Monday, October 12, 2015

Lying by Omission

Robin Davenport criticizes Sam Harris's position on lying:

However, this evasive tactic of withholding one’s actual feelings by instead inserting a less relevant, albeit true, statement, is a far cry from being honest. In fact, this ‘skillful truth-telling’ is nothing more than lying by another name. Harris is therefore being disingenuous when he suggests that we can avoid lying by articulating irrelevant truths. Honesty requires that we bare our souls, so to speak, and potentially voice difficult truths, not simply avoid them. Stating verifiable facts that have little to do with our real sentiments does not let us off the hook, especially when the irrelevances are designed to hide tough underlying relevant truths. So on closer inspection, we realize that, without calling it such, Harris is suggesting here that we replace a lie of commission with a lie of omission.

One occasionally comes across the phrase 'lying by omission' in legal contexts, in which it is well defined: it involves the failure to disclose information one is legally obliged to disclose. It is less clear how it would work in situations in which there is no legal obligation; there is good reason to think we would often have a moral obligation not to say certain things to certain people.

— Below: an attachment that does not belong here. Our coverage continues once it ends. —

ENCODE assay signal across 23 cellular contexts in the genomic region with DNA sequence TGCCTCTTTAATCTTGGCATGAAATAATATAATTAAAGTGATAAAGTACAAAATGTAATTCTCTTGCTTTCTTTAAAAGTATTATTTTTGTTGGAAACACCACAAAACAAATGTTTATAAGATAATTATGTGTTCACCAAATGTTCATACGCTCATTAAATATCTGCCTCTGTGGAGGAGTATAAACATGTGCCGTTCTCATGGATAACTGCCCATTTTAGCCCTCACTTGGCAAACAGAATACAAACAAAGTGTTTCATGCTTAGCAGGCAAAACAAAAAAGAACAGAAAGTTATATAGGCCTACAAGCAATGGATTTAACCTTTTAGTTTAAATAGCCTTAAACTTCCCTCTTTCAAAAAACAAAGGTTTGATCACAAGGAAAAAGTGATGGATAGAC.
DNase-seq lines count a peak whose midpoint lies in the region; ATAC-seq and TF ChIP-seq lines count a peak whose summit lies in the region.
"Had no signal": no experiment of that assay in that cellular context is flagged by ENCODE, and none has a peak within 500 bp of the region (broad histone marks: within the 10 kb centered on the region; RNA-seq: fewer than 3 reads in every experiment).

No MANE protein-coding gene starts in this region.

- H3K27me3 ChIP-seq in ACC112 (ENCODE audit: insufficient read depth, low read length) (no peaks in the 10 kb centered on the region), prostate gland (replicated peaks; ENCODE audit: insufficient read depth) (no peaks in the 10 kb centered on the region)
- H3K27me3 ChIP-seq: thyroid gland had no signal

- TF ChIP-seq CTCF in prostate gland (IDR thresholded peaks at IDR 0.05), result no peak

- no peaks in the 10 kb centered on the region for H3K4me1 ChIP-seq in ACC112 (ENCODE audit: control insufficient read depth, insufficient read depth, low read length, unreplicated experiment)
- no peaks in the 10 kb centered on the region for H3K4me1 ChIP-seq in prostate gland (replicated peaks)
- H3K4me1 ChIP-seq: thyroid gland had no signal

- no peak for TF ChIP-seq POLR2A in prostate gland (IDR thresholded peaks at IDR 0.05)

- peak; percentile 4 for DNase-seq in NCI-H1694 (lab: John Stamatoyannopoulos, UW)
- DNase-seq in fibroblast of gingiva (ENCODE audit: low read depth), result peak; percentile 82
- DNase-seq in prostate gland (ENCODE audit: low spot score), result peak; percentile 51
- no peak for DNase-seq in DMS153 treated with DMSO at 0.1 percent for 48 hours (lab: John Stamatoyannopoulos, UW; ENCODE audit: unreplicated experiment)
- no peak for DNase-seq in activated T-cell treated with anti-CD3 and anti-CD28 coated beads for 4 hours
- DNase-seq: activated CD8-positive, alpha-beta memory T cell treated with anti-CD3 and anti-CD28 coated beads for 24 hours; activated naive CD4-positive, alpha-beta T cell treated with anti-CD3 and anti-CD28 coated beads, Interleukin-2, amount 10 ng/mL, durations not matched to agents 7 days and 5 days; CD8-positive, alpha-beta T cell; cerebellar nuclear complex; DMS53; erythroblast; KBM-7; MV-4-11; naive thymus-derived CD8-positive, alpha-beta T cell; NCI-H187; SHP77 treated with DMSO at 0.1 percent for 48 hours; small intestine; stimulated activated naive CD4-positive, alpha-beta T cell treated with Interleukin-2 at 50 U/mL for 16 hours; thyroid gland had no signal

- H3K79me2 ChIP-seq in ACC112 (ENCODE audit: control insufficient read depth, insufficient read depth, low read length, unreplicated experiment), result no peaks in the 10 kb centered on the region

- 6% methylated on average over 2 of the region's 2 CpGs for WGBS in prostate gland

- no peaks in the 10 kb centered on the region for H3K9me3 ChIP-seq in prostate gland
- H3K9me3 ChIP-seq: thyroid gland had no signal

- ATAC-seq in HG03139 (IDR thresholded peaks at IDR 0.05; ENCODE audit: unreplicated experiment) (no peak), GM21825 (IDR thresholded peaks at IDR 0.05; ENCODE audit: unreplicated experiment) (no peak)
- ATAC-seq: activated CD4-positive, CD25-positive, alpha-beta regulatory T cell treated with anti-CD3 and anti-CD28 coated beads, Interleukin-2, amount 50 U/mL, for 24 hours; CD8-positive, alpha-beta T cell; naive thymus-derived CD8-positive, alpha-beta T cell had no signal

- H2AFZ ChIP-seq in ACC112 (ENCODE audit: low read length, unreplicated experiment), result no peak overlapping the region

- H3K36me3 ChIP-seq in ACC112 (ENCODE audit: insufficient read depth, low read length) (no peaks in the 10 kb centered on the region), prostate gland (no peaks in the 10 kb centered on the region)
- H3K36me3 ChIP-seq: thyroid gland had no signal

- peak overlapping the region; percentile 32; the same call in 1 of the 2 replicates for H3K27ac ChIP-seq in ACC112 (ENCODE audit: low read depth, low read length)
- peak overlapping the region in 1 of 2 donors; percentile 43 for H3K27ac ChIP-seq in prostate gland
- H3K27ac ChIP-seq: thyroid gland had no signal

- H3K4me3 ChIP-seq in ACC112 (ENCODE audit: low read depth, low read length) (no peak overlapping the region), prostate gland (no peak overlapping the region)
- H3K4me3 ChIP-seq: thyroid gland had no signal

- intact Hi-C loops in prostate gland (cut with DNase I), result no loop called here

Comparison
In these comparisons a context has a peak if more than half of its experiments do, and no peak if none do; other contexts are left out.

Even if one extends the concept to outside a legal context (and it does seem that sometimes one would be dishonest by not saying something), it seems somewhat misleading, since 'lie of omission' would not, as it seems, be a parallel concept to 'lie of commission'; you can have a 'lie of commission' simply by asserting something false so as to deceive, but you couldn't have a 'lie of omission' except where some obligation requires you to tell the truth. Quite obviously we are not required to tell every truth to everyone, so there must be some standard of when we would by doing wrong by the omission. This means that 'lie of omission' is not a lie in the same sense as a 'lie of commission', and will work differently. It's simply not true, that "Honesty requires that we bare our souls"; this is such a hyperbolic claim that it can hardly be taken seriously, and actually putting it into practice would seem a recipe for creating a person whose relations with other people are entirely focused on expressing himself.

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